MPH: Alonso’s F1 success and US funding rumours - why did Alpine boss attack team?


Laurent Rossi has not hidden his disappointment in Alpine's start to the 2023 season - Mark Hughes has a possible reason why

Alpine CEO Laurent Rossi


Interesting times at Alpine after company boss Laurent Rossi last weekend ripped into his own team, calling their performances “amateur” and “dilletante”.

Rossi is the CEO of the Alpine brand within Renault, which includes the F1 team. He is not full time on the F1 team but it is very much within his remit and he’s clearly not satisfied with its performances. Rossi in turn reports to Renault CEO Luca de Meo who is perhaps putting some pressure on Rossi. Both men appear at only a few grands prix each season but in Miami both were present.

At much the same time there were rumours that part of the team may be sold to a major American dealership network.

Now it may just be that Canal+ – with which Rossi did the interview in question – got lucky and happened to catch him when he was ready to unload about the shortcomings of the team. Certainly it came out of the blue for everyone at the team. More likely, given that he doesn’t give the impression of someone so impulsive, is that this was a planned strategical attack, designed to shake things up and give visibility to the problems ahead of Rossi taking whatever remedial action he sees as appropriate.

Team principal Otmar Szafnauer – who only joined the team last year, with Rossi claiming he was, “One of the hires I’m most proud of,” – appeared to be the prime target of the Alpine boss’s ire and it’s not easy to see him surviving this onslaught.


Szafnauer with Rossi in 2022

Antonin Vincent / DPPI

Otmar has a laid-back sort of manner about him and that’s probably not helpful to his cause in this situation. It might give Rossi the impression he doesn’t share his urgency to get the team performing. Or that may just be a convenient picture for Rossi to paint if he and de Meo are negotiating terms of the buy-in from the American company. If they wished to convince the buyer that it wasn’t buying into a team on the decline but instead one with great underlying qualities which was just suffering a hiccup because someone (Szafnauer) wasn’t doing the job, it would be useful to paint the picture in public first, setting it up for the remedial action to be taken.

This is pure speculation but is consistent with the timing of the sale rumours and the presence of both Rossi and de Meo in Miami.

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Alpine, in its own internal plan of its progress, was targeting repeating last year’s fourth place in the constructors championship, “but a closer fourth” at the car’s launch, as part of its ‘1,000 day plan’ to return to the top. Such plans sound good in corporate boardrooms, as they give the board the impression that something is being done, that things are in hand to maximise the value of the investment.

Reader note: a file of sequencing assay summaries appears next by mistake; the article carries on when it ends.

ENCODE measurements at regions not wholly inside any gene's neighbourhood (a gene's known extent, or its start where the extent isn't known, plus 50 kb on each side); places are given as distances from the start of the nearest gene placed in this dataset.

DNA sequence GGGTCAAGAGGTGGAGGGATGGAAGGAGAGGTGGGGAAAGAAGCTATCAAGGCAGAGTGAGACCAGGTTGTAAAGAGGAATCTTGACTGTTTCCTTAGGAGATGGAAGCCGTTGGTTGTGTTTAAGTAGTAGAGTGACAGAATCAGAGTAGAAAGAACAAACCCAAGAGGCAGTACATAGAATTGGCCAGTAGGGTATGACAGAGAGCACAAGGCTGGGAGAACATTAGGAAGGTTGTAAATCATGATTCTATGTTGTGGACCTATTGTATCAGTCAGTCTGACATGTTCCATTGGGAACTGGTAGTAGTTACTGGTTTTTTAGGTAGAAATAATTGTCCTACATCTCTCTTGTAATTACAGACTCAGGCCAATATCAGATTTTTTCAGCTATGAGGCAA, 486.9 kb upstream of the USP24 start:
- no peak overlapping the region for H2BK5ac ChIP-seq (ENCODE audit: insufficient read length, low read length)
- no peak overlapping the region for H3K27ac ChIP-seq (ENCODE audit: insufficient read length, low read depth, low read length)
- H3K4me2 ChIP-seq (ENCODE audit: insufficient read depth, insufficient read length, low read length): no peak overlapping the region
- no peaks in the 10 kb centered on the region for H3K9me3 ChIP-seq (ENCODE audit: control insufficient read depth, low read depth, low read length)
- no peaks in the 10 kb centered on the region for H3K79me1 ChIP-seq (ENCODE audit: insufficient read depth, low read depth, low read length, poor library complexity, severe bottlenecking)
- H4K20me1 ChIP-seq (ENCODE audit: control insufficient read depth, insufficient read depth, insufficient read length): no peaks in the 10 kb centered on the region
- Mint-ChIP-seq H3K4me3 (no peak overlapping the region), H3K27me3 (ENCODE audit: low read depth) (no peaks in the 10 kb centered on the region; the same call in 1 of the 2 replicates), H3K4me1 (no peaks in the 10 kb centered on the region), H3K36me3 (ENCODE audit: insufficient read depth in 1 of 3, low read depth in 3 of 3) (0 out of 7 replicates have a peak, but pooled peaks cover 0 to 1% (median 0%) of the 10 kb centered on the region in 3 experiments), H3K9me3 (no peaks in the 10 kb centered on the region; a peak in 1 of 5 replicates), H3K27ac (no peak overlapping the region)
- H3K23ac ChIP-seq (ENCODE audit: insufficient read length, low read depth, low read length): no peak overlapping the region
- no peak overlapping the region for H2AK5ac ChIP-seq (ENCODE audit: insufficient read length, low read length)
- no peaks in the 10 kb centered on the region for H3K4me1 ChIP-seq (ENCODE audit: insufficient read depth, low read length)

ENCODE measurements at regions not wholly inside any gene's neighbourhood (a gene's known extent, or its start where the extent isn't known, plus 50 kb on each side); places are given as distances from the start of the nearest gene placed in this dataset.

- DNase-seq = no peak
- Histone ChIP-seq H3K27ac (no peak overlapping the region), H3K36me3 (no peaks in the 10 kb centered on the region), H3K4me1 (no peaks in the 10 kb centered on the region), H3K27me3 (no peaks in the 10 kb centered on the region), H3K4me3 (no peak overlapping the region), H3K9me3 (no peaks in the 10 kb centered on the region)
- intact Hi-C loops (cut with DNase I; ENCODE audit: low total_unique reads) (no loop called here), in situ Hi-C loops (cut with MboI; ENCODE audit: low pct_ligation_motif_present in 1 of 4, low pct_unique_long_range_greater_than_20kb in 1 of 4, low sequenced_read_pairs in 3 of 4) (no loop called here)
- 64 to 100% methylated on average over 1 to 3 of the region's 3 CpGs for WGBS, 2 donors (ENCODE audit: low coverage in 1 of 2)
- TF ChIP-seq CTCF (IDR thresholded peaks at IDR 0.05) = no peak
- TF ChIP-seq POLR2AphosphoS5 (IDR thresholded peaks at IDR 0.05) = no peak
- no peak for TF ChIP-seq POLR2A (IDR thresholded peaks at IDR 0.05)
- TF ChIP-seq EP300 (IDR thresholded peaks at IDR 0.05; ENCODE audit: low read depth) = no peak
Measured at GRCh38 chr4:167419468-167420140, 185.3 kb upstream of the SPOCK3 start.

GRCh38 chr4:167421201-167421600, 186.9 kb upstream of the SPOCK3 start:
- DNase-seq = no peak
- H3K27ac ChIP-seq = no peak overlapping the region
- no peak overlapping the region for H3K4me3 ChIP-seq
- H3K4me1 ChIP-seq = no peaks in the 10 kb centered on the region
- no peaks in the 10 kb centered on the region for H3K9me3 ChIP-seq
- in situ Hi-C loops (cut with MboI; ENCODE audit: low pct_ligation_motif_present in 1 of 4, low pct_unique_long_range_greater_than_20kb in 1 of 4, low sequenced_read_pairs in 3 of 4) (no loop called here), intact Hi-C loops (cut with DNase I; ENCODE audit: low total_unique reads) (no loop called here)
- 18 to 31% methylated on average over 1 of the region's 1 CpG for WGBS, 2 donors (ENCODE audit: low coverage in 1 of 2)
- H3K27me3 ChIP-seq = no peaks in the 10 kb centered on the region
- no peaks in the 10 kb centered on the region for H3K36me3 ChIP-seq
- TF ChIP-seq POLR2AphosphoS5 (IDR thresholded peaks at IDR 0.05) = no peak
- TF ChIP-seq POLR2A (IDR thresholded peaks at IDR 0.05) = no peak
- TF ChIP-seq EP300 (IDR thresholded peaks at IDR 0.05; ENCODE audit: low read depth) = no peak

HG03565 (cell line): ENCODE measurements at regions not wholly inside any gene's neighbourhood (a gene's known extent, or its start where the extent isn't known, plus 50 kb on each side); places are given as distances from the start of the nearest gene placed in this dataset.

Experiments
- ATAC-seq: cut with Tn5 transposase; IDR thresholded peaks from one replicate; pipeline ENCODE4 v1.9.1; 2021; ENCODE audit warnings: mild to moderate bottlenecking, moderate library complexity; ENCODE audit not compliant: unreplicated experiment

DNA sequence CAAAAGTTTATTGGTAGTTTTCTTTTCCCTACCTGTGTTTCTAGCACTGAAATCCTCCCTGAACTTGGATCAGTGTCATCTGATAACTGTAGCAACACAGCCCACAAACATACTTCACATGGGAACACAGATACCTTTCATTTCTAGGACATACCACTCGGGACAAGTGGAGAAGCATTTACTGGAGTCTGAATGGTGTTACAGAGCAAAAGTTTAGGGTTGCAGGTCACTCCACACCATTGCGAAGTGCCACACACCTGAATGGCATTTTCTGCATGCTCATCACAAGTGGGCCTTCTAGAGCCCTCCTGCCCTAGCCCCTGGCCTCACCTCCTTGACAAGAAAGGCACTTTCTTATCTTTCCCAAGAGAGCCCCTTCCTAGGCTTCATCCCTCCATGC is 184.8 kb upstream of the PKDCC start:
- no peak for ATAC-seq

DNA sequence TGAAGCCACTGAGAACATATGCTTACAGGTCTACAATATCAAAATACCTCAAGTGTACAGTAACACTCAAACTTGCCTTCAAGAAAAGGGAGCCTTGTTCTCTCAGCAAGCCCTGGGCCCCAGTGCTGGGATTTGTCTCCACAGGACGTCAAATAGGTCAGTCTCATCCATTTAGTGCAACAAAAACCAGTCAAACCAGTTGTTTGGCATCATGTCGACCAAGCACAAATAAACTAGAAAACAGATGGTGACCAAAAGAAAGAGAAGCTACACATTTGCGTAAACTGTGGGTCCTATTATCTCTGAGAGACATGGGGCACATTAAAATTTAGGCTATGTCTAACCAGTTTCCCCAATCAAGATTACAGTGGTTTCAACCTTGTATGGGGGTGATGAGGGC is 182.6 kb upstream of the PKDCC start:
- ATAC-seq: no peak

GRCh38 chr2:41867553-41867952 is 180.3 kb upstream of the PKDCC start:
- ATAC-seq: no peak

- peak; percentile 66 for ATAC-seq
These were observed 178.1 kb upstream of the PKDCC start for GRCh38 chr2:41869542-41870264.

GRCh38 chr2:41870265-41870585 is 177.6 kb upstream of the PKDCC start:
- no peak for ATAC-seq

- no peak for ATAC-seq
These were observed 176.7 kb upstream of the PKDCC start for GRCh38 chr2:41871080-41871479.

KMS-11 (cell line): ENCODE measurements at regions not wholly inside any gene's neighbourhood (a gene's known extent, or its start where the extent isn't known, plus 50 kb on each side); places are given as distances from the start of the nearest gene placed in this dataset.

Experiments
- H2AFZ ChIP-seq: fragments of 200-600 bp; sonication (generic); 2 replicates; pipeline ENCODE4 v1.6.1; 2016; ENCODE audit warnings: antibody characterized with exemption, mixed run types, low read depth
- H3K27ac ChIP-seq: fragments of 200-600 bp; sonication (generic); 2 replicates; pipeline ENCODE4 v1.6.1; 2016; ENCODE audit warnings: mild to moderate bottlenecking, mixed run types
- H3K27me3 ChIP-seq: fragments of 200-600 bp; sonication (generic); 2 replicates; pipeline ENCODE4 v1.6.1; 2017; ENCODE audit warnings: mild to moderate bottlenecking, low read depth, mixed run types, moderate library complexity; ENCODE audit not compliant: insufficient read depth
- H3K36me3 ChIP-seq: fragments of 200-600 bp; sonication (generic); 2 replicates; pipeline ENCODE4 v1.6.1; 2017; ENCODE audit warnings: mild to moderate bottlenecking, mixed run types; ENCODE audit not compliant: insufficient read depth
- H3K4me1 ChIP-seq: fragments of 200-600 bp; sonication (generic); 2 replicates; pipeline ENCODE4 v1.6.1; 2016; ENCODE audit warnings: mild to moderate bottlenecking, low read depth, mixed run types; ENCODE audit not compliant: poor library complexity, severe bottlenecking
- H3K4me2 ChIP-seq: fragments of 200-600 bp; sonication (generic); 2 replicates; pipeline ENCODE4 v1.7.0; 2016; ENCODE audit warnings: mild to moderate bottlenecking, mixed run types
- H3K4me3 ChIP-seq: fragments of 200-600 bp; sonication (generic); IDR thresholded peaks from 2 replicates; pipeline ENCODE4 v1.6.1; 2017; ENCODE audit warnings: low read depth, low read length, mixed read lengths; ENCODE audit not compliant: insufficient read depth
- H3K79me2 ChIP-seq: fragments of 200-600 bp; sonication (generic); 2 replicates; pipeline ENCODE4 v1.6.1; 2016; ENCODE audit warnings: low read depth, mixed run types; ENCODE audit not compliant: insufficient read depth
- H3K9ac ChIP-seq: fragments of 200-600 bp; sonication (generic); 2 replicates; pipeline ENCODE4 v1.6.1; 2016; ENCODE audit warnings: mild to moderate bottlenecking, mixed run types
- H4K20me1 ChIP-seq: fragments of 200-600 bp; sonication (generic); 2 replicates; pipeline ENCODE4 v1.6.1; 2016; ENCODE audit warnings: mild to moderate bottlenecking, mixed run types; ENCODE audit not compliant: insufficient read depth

Invariably there is pressure on the individuals who approved of the investments and that pressure gets passed down the line.

A major part of the valuation of an F1 team, especially in the expansionist Liberty era, is its position in the constructors’ championship, as that determines the prize money. In theory, in the cost cap era it should be possible to balance the investment needed to make a competitive team with the income resulting from being competitive. But there’s a big capital expenditure – much of it exempt from the cost cap – necessary to get to that level. At a corporate level Alpine has been making what it sees as the investment but not seeing any evidence of the reward. Selling a minority share of the team would give it a useful chunk to continue with the required investment and thereby take the pressure off those – de Meo, Rossi – leading the F1 programme.

Laurent Rossi Alpine

Alpine CEO Laurent Rossi speaks to press


Having the team suddenly underperform at the most inconvenient time possible means that the pressure will travel down the line – and it seems as if it has reached Szafnauer.

It’s true the team has been a bit of a shambles operationally at two races this year – Bahrain and Baku – but this is unrelated to its general competitiveness, which is not so different from last year at around 1sec off the front and somewhere in the upper midfield. The real problem, and one which is mounting the pressure on the bosses, is that what is possible has been recalibrated by the progress of Aston Martin into 2023. From the lower midfield, significantly behind Alpine, it has suddenly produced arguably the second-fastest car and sits in second place in the constructors’ championship. That it should be getting this success with the driver Rossi let go is just an added irritation.

It is going to take some real managerial skill and vision to keep this spinning soft clay pot of a campaign from collapsing entirely. What that might look like is unknowable.